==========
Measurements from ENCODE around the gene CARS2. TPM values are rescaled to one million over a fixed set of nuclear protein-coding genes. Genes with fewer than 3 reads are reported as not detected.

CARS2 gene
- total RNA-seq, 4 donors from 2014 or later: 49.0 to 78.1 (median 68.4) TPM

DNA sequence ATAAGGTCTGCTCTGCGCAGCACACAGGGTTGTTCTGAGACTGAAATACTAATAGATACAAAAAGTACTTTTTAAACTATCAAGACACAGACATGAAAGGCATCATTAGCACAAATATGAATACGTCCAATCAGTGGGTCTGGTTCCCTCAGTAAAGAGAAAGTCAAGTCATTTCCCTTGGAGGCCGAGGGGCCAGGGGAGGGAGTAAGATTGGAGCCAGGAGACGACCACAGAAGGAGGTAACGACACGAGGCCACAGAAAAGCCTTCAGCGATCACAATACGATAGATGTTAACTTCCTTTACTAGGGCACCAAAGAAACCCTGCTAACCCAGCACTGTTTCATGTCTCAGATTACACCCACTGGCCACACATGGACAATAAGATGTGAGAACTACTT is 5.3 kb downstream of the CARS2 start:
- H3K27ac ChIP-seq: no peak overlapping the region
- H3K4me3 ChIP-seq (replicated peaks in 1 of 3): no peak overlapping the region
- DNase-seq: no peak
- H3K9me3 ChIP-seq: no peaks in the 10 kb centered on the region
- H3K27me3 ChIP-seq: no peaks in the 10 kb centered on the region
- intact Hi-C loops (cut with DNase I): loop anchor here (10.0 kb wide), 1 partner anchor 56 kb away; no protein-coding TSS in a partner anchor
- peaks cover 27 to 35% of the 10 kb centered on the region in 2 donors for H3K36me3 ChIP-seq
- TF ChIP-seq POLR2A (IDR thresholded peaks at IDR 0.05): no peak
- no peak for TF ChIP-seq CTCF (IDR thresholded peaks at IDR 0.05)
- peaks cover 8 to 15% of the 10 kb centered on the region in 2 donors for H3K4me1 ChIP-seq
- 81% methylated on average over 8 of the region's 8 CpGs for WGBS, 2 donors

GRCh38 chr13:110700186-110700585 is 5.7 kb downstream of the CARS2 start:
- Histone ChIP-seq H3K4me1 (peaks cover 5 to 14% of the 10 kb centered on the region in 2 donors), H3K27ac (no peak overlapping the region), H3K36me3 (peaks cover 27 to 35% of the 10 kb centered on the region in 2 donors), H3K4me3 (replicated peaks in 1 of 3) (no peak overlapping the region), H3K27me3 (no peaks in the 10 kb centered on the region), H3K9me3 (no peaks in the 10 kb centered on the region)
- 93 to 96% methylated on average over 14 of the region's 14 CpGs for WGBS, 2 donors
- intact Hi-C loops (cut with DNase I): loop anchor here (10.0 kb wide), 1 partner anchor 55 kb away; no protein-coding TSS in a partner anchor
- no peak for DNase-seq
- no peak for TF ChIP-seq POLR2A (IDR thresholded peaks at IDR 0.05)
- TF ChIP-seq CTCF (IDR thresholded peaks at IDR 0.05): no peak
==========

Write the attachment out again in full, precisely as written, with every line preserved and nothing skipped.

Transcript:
Measurements from ENCODE around the gene CARS2. TPM values are rescaled to one million over a fixed set of nuclear protein-coding genes. Genes with fewer than 3 reads are reported as not detected.

CARS2 gene
- total RNA-seq, 4 donors from 2014 or later: 49.0 to 78.1 (median 68.4) TPM

DNA sequence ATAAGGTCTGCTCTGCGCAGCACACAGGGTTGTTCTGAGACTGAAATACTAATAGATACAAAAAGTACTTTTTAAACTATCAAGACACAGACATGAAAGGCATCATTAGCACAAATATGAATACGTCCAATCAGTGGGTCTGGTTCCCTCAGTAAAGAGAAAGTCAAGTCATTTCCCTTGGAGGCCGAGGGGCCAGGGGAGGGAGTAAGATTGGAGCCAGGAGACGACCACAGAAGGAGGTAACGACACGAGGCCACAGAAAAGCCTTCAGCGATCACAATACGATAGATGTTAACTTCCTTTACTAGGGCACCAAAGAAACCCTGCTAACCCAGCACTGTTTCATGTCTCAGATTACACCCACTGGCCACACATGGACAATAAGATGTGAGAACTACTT is 5.3 kb downstream of the CARS2 start:
- H3K27ac ChIP-seq: no peak overlapping the region
- H3K4me3 ChIP-seq (replicated peaks in 1 of 3): no peak overlapping the region
- DNase-seq: no peak
- H3K9me3 ChIP-seq: no peaks in the 10 kb centered on the region
- H3K27me3 ChIP-seq: no peaks in the 10 kb centered on the region
- intact Hi-C loops (cut with DNase I): loop anchor here (10.0 kb wide), 1 partner anchor 56 kb away; no protein-coding TSS in a partner anchor
- peaks cover 27 to 35% of the 10 kb centered on the region in 2 donors for H3K36me3 ChIP-seq
- TF ChIP-seq POLR2A (IDR thresholded peaks at IDR 0.05): no peak
- no peak for TF ChIP-seq CTCF (IDR thresholded peaks at IDR 0.05)
- peaks cover 8 to 15% of the 10 kb centered on the region in 2 donors for H3K4me1 ChIP-seq
- 81% methylated on average over 8 of the region's 8 CpGs for WGBS, 2 donors

GRCh38 chr13:110700186-110700585 is 5.7 kb downstream of the CARS2 start:
- Histone ChIP-seq H3K4me1 (peaks cover 5 to 14% of the 10 kb centered on the region in 2 donors), H3K27ac (no peak overlapping the region), H3K36me3 (peaks cover 27 to 35% of the 10 kb centered on the region in 2 donors), H3K4me3 (replicated peaks in 1 of 3) (no peak overlapping the region), H3K27me3 (no peaks in the 10 kb centered on the region), H3K9me3 (no peaks in the 10 kb centered on the region)
- 93 to 96% methylated on average over 14 of the region's 14 CpGs for WGBS, 2 donors
- intact Hi-C loops (cut with DNase I): loop anchor here (10.0 kb wide), 1 partner anchor 55 kb away; no protein-coding TSS in a partner anchor
- no peak for DNase-seq
- no peak for TF ChIP-seq POLR2A (IDR thresholded peaks at IDR 0.05)
- TF ChIP-seq CTCF (IDR thresholded peaks at IDR 0.05): no peak